--Jeremy Hall,

"If you've ever wondered what it takes to be a pro in the photo biz, Digital Photography: Expert Techniques will give you a good idea of the dedication, knowledge, and work it takes to do it right. One has only to look at Ken Milburn's pictures to see why this book makes so much sense. His photos are pristine. He seems to be able to connect with the very vibrations of the colors, shadows, and details which are all part of an image, but are often times skirted over by photographers, if only for the lack of knowledge it takes to recognize these things and bring them "up" in the image. His techniques, to be sure, are always pointed toward one thing, and one thing only. Making the best image possible with the least amount of effort and expense. And here it all is, in this wonderful and smartly instructive book."
--Artie Alinikoff,

"I highly recommend this book. Being an amateur photographer myself, I looked forward to reading it, and now it's a worthwhile addition to my reference library. I learned many useful things from it, and I think you will, too."
--Raoul Pop,

"Whether you’re a new photographer or an experienced pro, this book will guide you through the labyrinth of options and choices you face from the moment you see a photo opportunity to the time you share your final results. And it will help you minimize the time needed to fix your mistakes along the way. Through step-by-step procedures based on years of experience, professional photographer Ken Milburn describes a complete workflow sequence that begins with essential equipment and preparation, takes you through detailed editing techniques, and ends with your finished images looking the way you want, ready to be shown to the world. This completely revised edition of Milburn’s original bestseller teaches you everything you need to do before, during, and after the editing process...Without doubt this is a book that I will refer back to many, many times - in fact I doubt that I will ever not need to have it to hand as I pursue my desire to improve my photography, and for that reason I think this is an exceptional book."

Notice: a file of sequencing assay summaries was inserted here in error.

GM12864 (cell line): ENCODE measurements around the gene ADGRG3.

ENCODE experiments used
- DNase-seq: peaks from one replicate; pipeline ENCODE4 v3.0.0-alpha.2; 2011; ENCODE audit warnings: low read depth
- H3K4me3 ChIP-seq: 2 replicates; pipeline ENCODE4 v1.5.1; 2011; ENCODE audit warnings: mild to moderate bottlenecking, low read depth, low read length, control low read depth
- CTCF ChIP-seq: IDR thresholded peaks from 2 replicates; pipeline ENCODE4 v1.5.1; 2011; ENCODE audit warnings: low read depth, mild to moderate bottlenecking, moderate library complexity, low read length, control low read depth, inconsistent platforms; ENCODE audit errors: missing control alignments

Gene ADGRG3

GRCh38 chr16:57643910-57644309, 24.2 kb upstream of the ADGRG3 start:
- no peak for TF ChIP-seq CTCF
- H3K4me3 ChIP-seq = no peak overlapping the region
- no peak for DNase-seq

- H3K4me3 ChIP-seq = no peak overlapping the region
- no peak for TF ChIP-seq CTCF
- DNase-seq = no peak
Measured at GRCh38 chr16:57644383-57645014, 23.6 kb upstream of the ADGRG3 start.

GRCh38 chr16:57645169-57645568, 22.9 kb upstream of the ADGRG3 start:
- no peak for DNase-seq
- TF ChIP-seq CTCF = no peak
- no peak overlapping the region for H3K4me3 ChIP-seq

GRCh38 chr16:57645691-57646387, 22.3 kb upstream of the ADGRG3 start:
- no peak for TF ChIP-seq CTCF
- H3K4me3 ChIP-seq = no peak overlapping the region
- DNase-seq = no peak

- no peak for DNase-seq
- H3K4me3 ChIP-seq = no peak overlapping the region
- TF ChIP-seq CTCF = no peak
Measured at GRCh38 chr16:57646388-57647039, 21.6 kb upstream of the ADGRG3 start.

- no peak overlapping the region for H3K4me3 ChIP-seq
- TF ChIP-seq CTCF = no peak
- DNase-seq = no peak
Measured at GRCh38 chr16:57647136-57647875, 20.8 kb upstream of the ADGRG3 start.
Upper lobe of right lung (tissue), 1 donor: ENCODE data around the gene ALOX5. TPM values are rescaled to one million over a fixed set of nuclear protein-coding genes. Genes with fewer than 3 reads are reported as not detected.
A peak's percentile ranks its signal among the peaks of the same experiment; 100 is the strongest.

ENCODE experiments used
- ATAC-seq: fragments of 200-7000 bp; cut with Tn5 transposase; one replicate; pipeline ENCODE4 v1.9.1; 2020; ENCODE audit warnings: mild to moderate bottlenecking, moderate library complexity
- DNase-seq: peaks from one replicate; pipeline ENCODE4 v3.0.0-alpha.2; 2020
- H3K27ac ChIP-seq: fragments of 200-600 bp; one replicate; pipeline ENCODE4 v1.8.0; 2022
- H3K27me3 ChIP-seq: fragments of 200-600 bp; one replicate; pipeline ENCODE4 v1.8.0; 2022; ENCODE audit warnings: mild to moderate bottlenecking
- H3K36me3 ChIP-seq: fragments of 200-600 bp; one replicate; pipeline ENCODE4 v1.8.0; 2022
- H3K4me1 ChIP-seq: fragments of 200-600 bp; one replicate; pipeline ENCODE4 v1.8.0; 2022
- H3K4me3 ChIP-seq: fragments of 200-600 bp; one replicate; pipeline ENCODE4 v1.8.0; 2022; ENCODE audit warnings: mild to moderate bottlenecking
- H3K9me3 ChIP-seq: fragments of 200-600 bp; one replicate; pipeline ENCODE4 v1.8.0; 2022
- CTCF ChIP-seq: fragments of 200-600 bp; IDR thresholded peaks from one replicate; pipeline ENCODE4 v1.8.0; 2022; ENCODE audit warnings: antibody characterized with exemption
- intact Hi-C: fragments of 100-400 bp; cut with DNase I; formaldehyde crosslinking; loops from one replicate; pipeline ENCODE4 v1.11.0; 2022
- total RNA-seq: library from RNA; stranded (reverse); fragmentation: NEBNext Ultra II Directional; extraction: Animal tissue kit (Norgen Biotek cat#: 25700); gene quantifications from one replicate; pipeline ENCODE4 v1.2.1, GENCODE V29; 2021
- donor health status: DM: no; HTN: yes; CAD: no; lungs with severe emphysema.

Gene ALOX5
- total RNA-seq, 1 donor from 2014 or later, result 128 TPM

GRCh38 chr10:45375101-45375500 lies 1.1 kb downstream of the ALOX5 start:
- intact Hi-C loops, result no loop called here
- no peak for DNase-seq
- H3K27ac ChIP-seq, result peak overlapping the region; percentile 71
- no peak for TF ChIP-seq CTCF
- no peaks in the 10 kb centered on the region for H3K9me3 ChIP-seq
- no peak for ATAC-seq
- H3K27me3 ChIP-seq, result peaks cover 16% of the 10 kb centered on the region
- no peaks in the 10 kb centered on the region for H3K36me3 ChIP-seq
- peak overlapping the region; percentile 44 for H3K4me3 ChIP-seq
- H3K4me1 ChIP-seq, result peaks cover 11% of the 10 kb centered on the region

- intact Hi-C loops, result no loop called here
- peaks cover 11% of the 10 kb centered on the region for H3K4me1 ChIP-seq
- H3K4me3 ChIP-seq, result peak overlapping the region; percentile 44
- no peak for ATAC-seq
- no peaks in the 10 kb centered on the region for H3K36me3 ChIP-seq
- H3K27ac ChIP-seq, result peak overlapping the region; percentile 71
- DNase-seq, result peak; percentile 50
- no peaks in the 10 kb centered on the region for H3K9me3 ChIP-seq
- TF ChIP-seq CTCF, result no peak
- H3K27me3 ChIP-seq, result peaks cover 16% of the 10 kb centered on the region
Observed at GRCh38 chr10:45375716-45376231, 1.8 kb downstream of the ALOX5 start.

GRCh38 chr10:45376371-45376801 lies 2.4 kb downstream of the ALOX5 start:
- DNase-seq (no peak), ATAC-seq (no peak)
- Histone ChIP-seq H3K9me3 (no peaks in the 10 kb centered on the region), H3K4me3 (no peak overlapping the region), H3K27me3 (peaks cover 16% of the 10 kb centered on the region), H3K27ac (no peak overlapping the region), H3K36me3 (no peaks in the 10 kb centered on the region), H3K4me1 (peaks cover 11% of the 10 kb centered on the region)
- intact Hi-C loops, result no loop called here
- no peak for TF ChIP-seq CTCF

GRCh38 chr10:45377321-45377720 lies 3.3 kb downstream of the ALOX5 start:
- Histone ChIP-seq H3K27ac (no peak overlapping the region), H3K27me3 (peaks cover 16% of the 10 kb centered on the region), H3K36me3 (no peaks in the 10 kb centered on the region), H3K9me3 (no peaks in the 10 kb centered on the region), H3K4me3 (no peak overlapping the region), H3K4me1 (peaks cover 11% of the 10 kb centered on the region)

--Chris Marshall, MyAppleStuff

"Are you a photographer who is serious about producing the highest quality photographs in the most efficient and cost-effective way possible? If you are, then this book is for you. Author Ken Milburn, has done an outstanding job of writing a 2nd edition of a book that focuses on digital SLR cameras that have higher megapixels of noninterpolated resolution, interchangeable lenses, and larger, more noise-free sensors...This most excellent book is more about workflow than it is about procedures in a specific program. Perhaps more importantly, this book contains most of the information you'll ever need as a professional digital photographer."